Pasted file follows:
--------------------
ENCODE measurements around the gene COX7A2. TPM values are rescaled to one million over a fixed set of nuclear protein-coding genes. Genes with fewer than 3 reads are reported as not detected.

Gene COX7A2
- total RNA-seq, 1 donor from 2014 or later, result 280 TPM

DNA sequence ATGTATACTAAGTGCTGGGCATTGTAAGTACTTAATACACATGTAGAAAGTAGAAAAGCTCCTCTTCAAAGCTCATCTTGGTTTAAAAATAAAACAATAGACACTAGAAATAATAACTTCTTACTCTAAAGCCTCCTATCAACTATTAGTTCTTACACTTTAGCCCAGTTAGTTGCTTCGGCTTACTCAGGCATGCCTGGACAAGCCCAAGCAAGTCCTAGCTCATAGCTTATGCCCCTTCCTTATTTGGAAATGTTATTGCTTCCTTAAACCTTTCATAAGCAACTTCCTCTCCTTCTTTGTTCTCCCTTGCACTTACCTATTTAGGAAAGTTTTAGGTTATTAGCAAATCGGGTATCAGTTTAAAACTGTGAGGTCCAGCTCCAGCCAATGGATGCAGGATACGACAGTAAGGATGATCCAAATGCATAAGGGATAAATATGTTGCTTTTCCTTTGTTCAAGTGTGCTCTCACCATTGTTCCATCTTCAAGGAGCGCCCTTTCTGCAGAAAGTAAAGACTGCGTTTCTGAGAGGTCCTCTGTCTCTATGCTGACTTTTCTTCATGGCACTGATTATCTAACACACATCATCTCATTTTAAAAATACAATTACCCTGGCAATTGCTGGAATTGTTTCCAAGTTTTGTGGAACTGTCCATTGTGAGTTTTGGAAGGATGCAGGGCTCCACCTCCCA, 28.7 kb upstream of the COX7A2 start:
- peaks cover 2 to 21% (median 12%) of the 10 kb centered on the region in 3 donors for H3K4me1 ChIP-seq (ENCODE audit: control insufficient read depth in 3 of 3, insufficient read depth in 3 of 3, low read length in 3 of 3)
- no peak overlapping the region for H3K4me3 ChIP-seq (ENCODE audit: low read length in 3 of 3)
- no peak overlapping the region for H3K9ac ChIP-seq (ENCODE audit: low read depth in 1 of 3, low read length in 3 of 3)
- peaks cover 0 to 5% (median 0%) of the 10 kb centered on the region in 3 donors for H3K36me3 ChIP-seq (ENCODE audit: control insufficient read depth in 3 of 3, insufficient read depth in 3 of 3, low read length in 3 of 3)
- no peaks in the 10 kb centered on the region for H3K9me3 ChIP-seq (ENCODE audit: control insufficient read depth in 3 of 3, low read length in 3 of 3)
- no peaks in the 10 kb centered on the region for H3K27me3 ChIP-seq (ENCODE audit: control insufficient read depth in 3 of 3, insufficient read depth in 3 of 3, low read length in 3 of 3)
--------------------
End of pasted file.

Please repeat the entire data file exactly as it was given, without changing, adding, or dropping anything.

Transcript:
ENCODE measurements around the gene COX7A2. TPM values are rescaled to one million over a fixed set of nuclear protein-coding genes. Genes with fewer than 3 reads are reported as not detected.

Gene COX7A2
- total RNA-seq, 1 donor from 2014 or later, result 280 TPM

DNA sequence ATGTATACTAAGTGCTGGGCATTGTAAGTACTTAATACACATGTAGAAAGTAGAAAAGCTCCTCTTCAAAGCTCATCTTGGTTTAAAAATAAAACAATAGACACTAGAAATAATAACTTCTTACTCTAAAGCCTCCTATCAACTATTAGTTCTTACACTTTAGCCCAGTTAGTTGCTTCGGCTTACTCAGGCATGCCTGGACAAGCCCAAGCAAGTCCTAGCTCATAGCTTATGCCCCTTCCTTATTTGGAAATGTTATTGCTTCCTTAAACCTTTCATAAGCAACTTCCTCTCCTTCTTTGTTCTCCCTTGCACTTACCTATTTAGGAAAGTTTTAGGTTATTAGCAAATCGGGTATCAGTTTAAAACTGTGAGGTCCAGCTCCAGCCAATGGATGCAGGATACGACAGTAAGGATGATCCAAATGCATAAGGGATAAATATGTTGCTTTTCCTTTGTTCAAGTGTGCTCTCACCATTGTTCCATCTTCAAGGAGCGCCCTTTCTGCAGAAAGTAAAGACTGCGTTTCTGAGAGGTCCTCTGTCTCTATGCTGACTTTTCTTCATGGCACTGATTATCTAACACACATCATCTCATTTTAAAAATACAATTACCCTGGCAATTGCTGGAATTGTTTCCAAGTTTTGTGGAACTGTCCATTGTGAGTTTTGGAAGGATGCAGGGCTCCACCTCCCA, 28.7 kb upstream of the COX7A2 start:
- peaks cover 2 to 21% (median 12%) of the 10 kb centered on the region in 3 donors for H3K4me1 ChIP-seq (ENCODE audit: control insufficient read depth in 3 of 3, insufficient read depth in 3 of 3, low read length in 3 of 3)
- no peak overlapping the region for H3K4me3 ChIP-seq (ENCODE audit: low read length in 3 of 3)
- no peak overlapping the region for H3K9ac ChIP-seq (ENCODE audit: low read depth in 1 of 3, low read length in 3 of 3)
- peaks cover 0 to 5% (median 0%) of the 10 kb centered on the region in 3 donors for H3K36me3 ChIP-seq (ENCODE audit: control insufficient read depth in 3 of 3, insufficient read depth in 3 of 3, low read length in 3 of 3)
- no peaks in the 10 kb centered on the region for H3K9me3 ChIP-seq (ENCODE audit: control insufficient read depth in 3 of 3, low read length in 3 of 3)
- no peaks in the 10 kb centered on the region for H3K27me3 ChIP-seq (ENCODE audit: control insufficient read depth in 3 of 3, insufficient read depth in 3 of 3, low read length in 3 of 3)